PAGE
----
Newark Community School of the Arts, she is currently working
on New Horn on the Block, a live documentary of the horn in
jazz. In 2000, she released her first New Age CD titled Angelic
Waves. Most of the music on this latest recording is
atmospheric, metrically free, and soul-searching. Sections are
reminiscent of music of Harry Partch, Rick Todd, and Tom
Varner; other sections are pensive, subtle, and reverberant. The
full gamut of open, stopped, bent notes and the like are
combined with the colorful instruments lend a truly unique setting
for concerts and recitals. At times, the hornist is connected to a
wireless mike and guitar pedals; Track 4 features a tape loop of
a Tibetan Singing Bowl. From unaccompanied horn to the
medium of horn, electric guitar, theremin, strings, and percussion,
the music has something for everyone. Ancient Future includes
distortion, feedback, flanging, chorusing, phasing, resonant
delays, echoes, and loops to keep reinforcing the oldest and
most elemental building block of music: the overtone series. In
Serenade, the instruments form a dialogue around fixed sections
comprising tonal, atonal and serial materials. The players are
asked to imitate human, animal, and instrumental sounds to each
other. The opening melodic theme in Sacred Postlude, played by
the horn, is a well-known Hebrew prayer sung during Jewish
New Year. The quarter-tones provide a cohesive blend with the
natural harmonics of shofar, Tibetan Singing Bowl, and tingsha.
Prolonged Shofar Variations is based on quotations from Jewish
prayers and biblical chant. The Chaotic World explores three
types of improvisation: jazz, aleatoric, and free contemporary. A
repeated fugal section is suddenly interrupted by the Dies Irae
chant from the Requiem mass. The piece ends with a short
three-part canon with the echo of chimes in the background."

Horn Magazine, December 2001,Ian Wagstaff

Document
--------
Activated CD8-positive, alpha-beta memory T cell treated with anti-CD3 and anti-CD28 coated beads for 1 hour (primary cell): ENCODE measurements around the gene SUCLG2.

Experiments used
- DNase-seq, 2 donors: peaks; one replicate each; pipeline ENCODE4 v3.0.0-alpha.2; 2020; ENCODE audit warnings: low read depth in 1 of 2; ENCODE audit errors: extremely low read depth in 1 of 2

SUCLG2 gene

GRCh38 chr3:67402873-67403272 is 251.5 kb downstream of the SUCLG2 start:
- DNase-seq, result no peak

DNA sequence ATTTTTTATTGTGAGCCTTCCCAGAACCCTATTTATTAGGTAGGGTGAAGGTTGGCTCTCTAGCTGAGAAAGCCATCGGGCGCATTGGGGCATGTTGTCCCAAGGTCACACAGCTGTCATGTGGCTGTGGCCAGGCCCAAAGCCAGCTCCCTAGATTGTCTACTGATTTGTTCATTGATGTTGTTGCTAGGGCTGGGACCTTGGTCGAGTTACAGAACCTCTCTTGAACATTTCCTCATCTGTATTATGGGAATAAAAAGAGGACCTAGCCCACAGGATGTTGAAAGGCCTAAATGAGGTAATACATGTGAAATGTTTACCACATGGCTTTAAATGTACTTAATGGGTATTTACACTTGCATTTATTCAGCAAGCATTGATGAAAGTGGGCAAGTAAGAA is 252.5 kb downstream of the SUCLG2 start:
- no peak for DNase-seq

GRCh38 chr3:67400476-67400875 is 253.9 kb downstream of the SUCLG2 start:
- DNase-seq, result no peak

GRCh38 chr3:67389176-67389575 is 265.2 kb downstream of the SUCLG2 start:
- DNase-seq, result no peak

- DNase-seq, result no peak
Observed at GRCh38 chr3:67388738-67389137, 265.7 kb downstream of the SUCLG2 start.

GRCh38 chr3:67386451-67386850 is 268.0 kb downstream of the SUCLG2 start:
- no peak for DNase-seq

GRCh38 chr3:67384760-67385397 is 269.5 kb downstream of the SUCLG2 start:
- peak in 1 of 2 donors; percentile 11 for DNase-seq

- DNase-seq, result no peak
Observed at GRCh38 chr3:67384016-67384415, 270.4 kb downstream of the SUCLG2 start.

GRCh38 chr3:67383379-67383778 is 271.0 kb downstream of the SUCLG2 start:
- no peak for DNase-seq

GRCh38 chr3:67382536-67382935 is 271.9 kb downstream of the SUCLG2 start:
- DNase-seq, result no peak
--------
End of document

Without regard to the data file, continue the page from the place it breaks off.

Horn Magazine - December 2001 - by Ian Wagstaff

Forget Rattigan and Shilkloper, this jazz horn CD, entitled 'I
Am', is really different. Quite how different? Well, combine the
Dalai Lama with Berlioz, throw in some Hebraic influence and
you might be getting there. New Jersey horn player, Deborah
Thurlow uses an eclectic mix of instruments, from the shofar to
the Tibetan singing bowl, to accompany her playing, although on
most tracks there is a strong electronic influence.

On just one, 'Prolonged Shofar Variations' by Israel
Philharmonic principal Yaacov Mishori, is the horn out on its
own, albeit with a fair amount of hand stopping to provide a
contrast in sound. This, and Thurlow's own 'Sacred Postlude',
are both the shortest pieces and the nearest the CD gets to
conventional horn playing. Thurlow also puts her mark on the
second of her own compositions, 'The Chaotic World' in which
she stamps out the Dies Irae, Dies Illae over everything from a
string orchestra to one of the earliest electronic instruments, a
theremin.

Clive Smith's 'Ancient Future' for horn, electronic guitar and
devices has an intriguing, atmospheric quality, but, in the longest
piece on the CD, Eric Ross's 'Serenade' for horn, theremin,
piano and devices, we are arguably taken a bridge too far. The
imitations and the improvisations of the first movement are
followed by an Esperanto vocal text in the second and a horn,
which is electronically processed and extended in scope.

Electronic Music Foundation, January 2002, Joel Chadabe


Deborah Thurlow, horn player, plays a variety of compositions. And Deborah Thurlow, composer, chooses the music that she plays to allow her to create striking timbres that range from the reflective to the dramatic, from the romantic to the brash; and as she puts it all together, she emerges with an original and strong voice as instrumentalist and as composer. She is joined in this CD by other musicians. Thurlow plays horn, shofar, Tibetan singing bowl, and tingsha; Eric Ross plays theremin and piano; Clive Smith electric guitar with devices ... In short, the very choice of instruments is surprising, and she uses them in various combinations to great effect.